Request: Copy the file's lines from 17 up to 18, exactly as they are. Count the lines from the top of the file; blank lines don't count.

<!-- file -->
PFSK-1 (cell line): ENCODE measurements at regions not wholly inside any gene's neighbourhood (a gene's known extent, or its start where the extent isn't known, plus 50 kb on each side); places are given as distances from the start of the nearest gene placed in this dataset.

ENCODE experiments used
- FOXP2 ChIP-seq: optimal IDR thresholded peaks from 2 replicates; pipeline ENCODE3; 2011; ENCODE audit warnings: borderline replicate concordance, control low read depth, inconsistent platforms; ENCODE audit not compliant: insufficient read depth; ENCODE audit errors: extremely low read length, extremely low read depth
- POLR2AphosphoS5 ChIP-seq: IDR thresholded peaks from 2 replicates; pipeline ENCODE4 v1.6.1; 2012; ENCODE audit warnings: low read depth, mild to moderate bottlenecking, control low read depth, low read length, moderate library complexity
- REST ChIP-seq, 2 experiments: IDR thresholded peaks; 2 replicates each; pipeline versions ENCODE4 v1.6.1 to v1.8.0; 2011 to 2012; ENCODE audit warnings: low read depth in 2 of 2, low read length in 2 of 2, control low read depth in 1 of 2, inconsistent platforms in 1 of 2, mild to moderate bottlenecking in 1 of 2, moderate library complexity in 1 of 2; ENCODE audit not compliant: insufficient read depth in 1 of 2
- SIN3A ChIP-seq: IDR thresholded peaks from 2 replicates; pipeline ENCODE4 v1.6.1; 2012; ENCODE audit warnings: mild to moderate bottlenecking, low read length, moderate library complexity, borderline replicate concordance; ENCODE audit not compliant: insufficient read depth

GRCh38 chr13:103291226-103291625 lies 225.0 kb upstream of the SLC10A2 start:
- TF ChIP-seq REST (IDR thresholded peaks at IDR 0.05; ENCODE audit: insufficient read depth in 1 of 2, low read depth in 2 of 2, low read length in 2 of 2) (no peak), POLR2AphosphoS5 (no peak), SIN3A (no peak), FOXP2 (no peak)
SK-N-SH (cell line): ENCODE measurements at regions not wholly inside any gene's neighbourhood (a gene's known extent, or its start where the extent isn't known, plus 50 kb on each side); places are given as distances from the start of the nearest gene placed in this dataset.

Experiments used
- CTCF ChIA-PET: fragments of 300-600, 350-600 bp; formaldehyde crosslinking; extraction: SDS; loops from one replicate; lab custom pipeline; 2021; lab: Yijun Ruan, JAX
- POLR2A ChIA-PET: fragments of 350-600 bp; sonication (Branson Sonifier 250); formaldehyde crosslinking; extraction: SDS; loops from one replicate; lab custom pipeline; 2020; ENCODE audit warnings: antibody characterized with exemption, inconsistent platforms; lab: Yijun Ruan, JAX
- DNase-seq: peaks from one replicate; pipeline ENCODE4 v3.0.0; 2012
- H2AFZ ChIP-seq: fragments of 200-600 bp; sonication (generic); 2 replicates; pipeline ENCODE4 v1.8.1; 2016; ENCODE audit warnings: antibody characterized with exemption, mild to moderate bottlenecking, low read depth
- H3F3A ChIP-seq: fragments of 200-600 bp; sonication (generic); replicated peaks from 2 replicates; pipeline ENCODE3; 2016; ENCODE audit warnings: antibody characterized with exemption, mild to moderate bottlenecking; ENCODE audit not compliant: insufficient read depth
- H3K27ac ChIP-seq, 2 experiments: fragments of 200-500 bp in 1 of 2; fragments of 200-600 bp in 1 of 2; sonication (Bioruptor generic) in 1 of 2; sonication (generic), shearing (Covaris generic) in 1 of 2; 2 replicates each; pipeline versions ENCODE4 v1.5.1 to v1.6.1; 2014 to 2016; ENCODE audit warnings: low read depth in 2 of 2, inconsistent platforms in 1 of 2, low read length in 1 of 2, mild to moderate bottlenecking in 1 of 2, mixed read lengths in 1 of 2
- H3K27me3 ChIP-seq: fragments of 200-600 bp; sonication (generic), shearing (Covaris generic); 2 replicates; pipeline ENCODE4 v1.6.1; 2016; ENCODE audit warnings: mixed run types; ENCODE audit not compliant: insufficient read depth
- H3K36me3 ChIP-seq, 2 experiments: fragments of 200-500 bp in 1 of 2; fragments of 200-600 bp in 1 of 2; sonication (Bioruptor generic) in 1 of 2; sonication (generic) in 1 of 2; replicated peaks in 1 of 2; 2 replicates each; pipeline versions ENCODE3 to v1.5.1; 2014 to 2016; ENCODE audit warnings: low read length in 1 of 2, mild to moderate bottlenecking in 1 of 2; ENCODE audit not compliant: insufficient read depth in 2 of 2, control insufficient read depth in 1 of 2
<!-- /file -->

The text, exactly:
- H3K27me3 ChIP-seq: fragments of 200-600 bp; sonication (generic), shearing (Covaris generic); 2 replicates; pipeline ENCODE4 v1.6.1; 2016; ENCODE audit warnings: mixed run types; ENCODE audit not compliant: insufficient read depth
- H3K36me3 ChIP-seq, 2 experiments: fragments of 200-500 bp in 1 of 2; fragments of 200-600 bp in 1 of 2; sonication (Bioruptor generic) in 1 of 2; sonication (generic) in 1 of 2; replicated peaks in 1 of 2; 2 replicates each; pipeline versions ENCODE3 to v1.5.1; 2014 to 2016; ENCODE audit warnings: low read length in 1 of 2, mild to moderate bottlenecking in 1 of 2; ENCODE audit not compliant: insufficient read depth in 2 of 2, control insufficient read depth in 1 of 2